The medications that change who we are
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"When you give somebody a drug, you don’t just give it to a person – you give it to a social system. And we really don’t understand the effects of these medications in the broader context.”
There’s emerging evidence that ordinary medications - from paracetamol to antihistamines, statins, asthma medications, and antidepressants - can change our brains. They can make us impulsive, angry, or restless, and even alter aspects of our personalities.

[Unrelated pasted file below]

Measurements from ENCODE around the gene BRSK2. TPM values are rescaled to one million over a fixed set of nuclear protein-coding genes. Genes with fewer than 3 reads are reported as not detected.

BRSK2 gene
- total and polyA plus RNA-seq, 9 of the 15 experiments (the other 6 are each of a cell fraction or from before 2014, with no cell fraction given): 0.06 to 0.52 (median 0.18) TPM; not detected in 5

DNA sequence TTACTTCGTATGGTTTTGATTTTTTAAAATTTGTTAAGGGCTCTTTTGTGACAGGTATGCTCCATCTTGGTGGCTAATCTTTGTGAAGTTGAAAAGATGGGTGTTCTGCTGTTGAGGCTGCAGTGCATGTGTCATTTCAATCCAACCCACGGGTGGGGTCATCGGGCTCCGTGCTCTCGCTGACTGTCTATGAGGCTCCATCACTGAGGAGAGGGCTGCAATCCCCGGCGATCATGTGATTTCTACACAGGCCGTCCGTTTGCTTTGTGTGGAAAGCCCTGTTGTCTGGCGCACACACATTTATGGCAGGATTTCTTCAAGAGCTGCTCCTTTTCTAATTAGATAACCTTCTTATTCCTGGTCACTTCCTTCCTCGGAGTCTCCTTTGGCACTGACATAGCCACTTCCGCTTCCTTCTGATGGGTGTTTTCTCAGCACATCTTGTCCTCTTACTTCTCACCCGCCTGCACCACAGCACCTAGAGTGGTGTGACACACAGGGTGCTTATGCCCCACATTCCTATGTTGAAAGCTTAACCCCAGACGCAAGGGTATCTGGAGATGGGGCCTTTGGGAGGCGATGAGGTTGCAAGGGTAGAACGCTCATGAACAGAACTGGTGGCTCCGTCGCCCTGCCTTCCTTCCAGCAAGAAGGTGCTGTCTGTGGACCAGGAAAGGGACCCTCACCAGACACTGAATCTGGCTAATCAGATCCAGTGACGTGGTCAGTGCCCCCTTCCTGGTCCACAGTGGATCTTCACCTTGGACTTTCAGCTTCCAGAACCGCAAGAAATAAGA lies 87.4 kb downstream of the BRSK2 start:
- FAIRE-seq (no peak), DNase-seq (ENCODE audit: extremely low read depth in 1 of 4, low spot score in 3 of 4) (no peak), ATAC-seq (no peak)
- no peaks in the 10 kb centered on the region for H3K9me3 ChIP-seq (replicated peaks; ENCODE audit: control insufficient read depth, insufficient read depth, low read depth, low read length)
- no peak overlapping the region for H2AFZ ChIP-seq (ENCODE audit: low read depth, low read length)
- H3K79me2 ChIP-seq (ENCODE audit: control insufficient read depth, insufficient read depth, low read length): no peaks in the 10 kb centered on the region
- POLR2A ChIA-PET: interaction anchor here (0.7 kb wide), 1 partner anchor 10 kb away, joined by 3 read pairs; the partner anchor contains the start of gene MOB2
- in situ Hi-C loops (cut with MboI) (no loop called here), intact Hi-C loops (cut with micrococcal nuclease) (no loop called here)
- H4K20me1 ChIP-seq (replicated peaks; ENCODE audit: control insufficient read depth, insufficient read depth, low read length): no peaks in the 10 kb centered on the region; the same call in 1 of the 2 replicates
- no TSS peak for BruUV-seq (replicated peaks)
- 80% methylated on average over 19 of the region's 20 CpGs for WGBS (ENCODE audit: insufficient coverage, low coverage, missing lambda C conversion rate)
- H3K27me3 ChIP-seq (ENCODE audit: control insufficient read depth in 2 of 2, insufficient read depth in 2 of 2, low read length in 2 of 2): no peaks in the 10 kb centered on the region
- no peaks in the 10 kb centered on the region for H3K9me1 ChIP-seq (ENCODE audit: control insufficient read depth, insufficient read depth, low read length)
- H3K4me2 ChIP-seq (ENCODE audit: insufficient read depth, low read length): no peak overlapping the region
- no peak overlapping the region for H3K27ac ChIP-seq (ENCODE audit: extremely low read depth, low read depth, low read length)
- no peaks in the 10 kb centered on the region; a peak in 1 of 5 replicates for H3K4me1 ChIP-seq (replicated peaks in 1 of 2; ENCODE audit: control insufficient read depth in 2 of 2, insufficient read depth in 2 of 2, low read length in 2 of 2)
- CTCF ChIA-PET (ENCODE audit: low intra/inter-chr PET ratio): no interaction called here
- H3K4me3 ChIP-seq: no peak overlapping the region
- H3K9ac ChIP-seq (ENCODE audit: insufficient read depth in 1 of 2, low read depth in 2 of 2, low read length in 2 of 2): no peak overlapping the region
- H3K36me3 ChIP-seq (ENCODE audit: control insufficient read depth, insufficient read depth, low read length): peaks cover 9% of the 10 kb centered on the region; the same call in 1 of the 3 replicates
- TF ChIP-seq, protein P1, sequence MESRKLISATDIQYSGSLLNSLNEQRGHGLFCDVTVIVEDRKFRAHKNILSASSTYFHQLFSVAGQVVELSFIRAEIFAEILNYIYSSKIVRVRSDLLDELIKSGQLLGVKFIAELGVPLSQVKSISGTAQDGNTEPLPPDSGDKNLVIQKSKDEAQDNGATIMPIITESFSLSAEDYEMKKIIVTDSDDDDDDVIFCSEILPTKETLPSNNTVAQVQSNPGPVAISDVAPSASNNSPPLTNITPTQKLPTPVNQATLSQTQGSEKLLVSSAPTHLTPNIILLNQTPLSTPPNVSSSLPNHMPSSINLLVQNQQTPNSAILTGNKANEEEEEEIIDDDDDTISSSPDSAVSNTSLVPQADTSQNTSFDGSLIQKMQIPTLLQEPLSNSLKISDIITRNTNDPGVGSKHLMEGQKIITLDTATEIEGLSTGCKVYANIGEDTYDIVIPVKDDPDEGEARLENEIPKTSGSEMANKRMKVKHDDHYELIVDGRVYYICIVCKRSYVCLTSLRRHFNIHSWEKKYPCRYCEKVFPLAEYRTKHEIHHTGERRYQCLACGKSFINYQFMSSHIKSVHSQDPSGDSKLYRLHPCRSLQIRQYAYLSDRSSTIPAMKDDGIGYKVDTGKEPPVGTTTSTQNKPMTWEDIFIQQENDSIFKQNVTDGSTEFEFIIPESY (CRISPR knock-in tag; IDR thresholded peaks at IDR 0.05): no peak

In most people, changes from taking medicine are extremely subtle. But in some, they can also be dramatic.
No one is arguing that people should stop taking their medication. However, it is important for people to be informed about how the treatment might potentially change their personalities.
Paracetamol blunts physical pain by reducing activity in certain brain areas, such as the insular cortex, which plays an important role in our emotions. Paracetamol can blunt our social pain too.
Recent research has revealed that our brain's pain centers also share their home with empathy. Paracetamol significantly reduces our ability to feel positive empathy.
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